Posts Tagged ‘organize’

The Community Laundry System, 190614

June 24, 2014

Since PC told me there was a free community washing and drying area, I’d asked him to book it for a date after I’d arrive, and show me how to do it; I could then do the laundry in my free time as long as I was visiting (my standard operating procedure whenever I sponge off someone for any length of time.)

I was very impressed by the system, and its checks and balances.

Every member of the community is given a lock bearing his/her flat name and number, with a set of 2 keys that will open that lock only.

The door to the community washroom is a master that can be opened by the house keys of each
resident.

Here is the laundry date-and-time “locking” grid, inside the community wash area:

IMG_1119

The horizontal rows are the time slots, 6 am to 11 am, and 11am to 4pm, and the last two rows are the “parking” for the locks. the vertical columns are the days of the week.

There are two wash/dry rooms: T1 and T2. Depending on what one wants, and what is free, one can “lock” one of the slots on the grid. On that day, at that time slot, the wash/dry room that you have selected is yours for the entire 5 hours. (Five hours? Yes, there is a reason for this. Several loads are sometimes washed and dried, and so one has the exclusive use of the room for this extended period of time.)

There are two washing machines, and an electric dryer as well as a “blow” dryer…a “hot cupboard” in which clothes can be hung on a washline and have hot air blown through them. When we used the washing facilities, the electric drier did not work, and while I was waiting for the superintendent to send someone (it would only be after 9am and we had the slot from 6 am!), I hung some clothes on the aluminium poles and switched on the dryer cupboard,and it worked marvellously (and without the creases that tumbling in a hot air dryer produces.)

Washing may take a minimum of half an hour, and drying takes a minimum of two hours.During this process, one can put one’s own “laundry” lock over the room lock, and go home; no one else can them open the room. One can use the iron board or the roller press, too.

When one is done with the whole process, one comes out, and takes one’s lock home, along with the finished laundry, or uses it to “lock” another slot on the grid at a later, convenient time.

I do not know what happens if the 6 am to 11 am person is late getting out of the washing/drying room or coming to unlock it….does the next user come and wait impatiently? I hope there is a leeway for a few minutes! (Because of our problem with the dryer, our loads overshot the time, but I was there a few minutes before 11am, and requested the next user to allow me to use the dryer, which he did.)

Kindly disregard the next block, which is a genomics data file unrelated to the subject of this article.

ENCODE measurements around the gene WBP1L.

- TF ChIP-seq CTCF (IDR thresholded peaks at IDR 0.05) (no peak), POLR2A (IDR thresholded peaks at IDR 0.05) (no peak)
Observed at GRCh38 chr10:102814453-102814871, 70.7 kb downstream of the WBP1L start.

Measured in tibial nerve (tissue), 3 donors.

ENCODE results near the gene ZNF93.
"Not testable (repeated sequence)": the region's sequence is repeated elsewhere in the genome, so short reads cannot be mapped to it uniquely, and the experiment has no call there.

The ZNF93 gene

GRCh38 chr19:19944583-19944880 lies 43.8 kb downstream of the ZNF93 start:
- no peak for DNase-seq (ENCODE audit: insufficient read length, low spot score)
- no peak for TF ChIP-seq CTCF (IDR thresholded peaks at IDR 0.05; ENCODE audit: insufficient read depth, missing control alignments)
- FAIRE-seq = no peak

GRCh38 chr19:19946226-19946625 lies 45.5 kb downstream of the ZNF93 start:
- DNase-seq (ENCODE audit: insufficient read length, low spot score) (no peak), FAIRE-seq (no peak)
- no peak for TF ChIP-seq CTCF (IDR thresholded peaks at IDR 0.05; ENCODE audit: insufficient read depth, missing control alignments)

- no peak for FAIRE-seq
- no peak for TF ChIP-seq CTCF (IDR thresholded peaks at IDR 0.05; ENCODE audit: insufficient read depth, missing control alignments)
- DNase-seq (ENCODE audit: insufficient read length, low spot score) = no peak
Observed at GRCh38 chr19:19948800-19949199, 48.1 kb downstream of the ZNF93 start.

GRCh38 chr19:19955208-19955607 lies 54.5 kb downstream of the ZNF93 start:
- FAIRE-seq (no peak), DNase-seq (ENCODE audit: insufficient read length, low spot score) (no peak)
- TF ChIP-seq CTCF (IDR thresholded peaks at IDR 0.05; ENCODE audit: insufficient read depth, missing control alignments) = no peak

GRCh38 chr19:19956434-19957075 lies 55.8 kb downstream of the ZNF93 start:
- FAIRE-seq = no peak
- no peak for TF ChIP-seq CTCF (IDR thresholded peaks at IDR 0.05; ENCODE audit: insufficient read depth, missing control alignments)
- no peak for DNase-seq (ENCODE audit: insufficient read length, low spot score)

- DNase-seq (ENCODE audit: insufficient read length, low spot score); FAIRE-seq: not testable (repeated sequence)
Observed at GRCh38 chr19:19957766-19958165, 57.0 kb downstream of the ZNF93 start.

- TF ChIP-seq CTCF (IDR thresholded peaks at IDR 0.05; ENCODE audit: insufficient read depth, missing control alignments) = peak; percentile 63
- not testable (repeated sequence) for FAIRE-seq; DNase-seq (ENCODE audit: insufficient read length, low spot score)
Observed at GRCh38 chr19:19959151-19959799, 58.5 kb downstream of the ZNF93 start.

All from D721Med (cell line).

I also do not know what happens if someone “locks” a certain slot but does not use it.

But all in all, it seems like a well-planned, organized way of ensuring both enough time for washing, drying, and ironing, and prevention of pilferage during the process!

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It’s NOT easy…

August 11, 2008

I was speaking to someone (let’s call this person…ummmm…I got it! “A”) about another person’s (“B”…however did you know I was going to call the second person that?) disorganized working. A said that my comments were offensive because, “all your life you have done only things that you wanted to do.”

Now, I found *that* remark offensive. Just because I am generally on top of my work doesn’t mean that I don’t do all the donkey work or regular chores. Really, some people seem to think that my life is nothing but wildlife and photography and writing LJ posts. Yes, it does seem like that..but…I maintain the apartments, manage the help, take care of the dozen small crises that loom up (as I write, I must:

a. fight the bank about keeping an account inoperable for the past 3 years, and after at least 3 weeks of CONSTANT fighting now;
b. chase up the shower-booster-pump guy who is not returning with a taken-to-be-repaired part;
c. go and visit a flat, the construction of which I am overseeing to the general dissatisfaction of the builder, to make sure that the future owner of the flat is not too dissatisfied;
d. buy vegetables;
e. get some cheques revalidated, that another careless person allowed to lapse;
f. check on whether the property tax is due yet, and pay it if so;
g. check if our new BSNL internet plan is in operation or not;
h. check if I can organize two interviews;
…and so it goes.)

Yes, I do like to keep the work to proportions where it does not swamp me, though that happens sometimes. I like to have leisure, but that does NOT make me either idle, or you-don’t-do-this-so-you-don’t-know-how-to-do-this.

But why the assumption that if I am on top of my work and the way I organize my life, it is because I don’t…or can’t… do the things other people do?

Meanwhile in the not-germane-to-anything dept:

How many children would peep out of the boot or the bumper of a Maruti 800?

Things to do..and the monsoon….

August 29, 2005

Leaving on a 7 week trip is stressful…first I have to get the thousands of things…then I have to fit them into 2 suitcases!

It is pouring with rain outside as I write. Bangalore is so lush and green and dustless (if not dirtless or mudless) at this time. I am so reluctant to leave for much warmer and possibly more humid, climes….I just LOVE Bangalore in the monsoon. Having been brought up in Kolkata, where Bengali literature is preoccupied with the monsoon…it’s one of my favourite seasons. It is the season where the ever-present ferocity of the sun is held at bay..it is the season for fecundity and fresh new growth and greenery everywhere, even in the nooks and crannies of old walls….for many years, living in Chennai, I missed the summer monsoon so much…I think the love of the monsoon is deeply ingrained in my psyche.